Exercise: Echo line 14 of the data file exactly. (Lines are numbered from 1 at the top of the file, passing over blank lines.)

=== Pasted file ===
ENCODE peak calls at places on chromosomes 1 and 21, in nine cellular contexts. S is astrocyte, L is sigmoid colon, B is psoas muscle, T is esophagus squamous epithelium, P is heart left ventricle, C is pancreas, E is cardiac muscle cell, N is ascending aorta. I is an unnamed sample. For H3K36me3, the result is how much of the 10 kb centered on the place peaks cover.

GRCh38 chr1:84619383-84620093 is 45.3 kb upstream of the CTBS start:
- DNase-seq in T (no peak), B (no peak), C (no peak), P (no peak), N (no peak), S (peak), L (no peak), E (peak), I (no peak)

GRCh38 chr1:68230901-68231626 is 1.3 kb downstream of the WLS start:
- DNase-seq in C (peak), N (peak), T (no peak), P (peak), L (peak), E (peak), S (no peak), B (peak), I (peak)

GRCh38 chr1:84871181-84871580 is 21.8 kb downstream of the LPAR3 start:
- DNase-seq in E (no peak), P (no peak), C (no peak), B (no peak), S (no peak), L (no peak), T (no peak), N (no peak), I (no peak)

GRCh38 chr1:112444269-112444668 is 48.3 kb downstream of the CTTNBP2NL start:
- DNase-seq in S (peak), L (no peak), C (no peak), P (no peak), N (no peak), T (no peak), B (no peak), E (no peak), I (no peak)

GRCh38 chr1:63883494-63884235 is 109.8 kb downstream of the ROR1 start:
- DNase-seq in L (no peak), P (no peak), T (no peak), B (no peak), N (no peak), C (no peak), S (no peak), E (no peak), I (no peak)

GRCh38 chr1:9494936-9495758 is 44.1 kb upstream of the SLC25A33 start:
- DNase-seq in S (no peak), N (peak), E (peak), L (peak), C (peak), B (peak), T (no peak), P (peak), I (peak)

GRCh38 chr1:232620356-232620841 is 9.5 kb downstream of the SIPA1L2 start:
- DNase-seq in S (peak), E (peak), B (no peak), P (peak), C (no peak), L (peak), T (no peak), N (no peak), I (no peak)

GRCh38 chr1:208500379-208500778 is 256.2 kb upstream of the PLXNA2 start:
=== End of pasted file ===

GRCh38 chr1:232620356-232620841 is 9.5 kb downstream of the SIPA1L2 start: